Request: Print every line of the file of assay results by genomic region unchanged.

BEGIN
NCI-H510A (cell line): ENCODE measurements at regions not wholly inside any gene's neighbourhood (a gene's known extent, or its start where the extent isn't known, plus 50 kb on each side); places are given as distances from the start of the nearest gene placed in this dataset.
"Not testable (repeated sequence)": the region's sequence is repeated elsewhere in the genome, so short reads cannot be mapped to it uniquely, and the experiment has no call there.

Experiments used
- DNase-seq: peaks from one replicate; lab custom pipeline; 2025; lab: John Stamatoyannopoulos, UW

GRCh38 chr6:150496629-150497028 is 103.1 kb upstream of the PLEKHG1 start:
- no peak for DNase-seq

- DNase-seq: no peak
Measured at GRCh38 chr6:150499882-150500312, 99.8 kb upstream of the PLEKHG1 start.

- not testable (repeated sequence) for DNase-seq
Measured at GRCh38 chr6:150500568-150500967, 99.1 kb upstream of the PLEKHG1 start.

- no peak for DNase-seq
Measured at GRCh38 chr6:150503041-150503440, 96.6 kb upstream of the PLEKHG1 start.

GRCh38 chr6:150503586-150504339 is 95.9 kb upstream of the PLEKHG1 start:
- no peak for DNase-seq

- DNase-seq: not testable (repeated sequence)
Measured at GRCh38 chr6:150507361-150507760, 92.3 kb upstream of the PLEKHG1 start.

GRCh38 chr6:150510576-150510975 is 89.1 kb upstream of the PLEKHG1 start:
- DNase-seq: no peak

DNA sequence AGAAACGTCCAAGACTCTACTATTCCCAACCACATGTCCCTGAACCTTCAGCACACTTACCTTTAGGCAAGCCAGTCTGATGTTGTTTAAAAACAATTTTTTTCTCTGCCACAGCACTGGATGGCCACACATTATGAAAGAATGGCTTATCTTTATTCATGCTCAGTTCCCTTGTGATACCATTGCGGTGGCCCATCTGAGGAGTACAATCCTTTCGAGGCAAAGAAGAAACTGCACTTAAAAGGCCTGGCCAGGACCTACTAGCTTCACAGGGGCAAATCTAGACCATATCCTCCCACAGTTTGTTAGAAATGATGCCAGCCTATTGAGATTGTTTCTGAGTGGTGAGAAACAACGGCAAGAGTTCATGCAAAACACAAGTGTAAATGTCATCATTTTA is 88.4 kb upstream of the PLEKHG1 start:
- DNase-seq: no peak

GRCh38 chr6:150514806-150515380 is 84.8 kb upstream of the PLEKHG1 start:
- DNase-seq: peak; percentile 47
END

NCI-H510A (cell line): ENCODE measurements at regions not wholly inside any gene's neighbourhood (a gene's known extent, or its start where the extent isn't known, plus 50 kb on each side); places are given as distances from the start of the nearest gene placed in this dataset.
"Not testable (repeated sequence)": the region's sequence is repeated elsewhere in the genome, so short reads cannot be mapped to it uniquely, and the experiment has no call there.

Experiments used
- DNase-seq: peaks from one replicate; lab custom pipeline; 2025; lab: John Stamatoyannopoulos, UW

GRCh38 chr6:150496629-150497028 is 103.1 kb upstream of the PLEKHG1 start:
- no peak for DNase-seq

- DNase-seq: no peak
Measured at GRCh38 chr6:150499882-150500312, 99.8 kb upstream of the PLEKHG1 start.

- not testable (repeated sequence) for DNase-seq
Measured at GRCh38 chr6:150500568-150500967, 99.1 kb upstream of the PLEKHG1 start.

- no peak for DNase-seq
Measured at GRCh38 chr6:150503041-150503440, 96.6 kb upstream of the PLEKHG1 start.

GRCh38 chr6:150503586-150504339 is 95.9 kb upstream of the PLEKHG1 start:
- no peak for DNase-seq

- DNase-seq: not testable (repeated sequence)
Measured at GRCh38 chr6:150507361-150507760, 92.3 kb upstream of the PLEKHG1 start.

GRCh38 chr6:150510576-150510975 is 89.1 kb upstream of the PLEKHG1 start:
- DNase-seq: no peak

DNA sequence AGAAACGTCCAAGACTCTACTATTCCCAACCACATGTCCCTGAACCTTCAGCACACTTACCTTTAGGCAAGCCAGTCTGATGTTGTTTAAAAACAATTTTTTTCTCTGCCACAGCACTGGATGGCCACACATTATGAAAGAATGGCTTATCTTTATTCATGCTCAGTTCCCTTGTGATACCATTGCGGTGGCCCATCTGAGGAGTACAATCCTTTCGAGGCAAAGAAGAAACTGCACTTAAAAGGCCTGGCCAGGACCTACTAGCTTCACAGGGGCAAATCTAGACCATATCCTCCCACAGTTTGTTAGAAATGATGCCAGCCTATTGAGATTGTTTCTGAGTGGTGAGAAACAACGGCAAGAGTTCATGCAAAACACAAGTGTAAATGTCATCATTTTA is 88.4 kb upstream of the PLEKHG1 start:
- DNase-seq: no peak

GRCh38 chr6:150514806-150515380 is 84.8 kb upstream of the PLEKHG1 start:
- DNase-seq: peak; percentile 47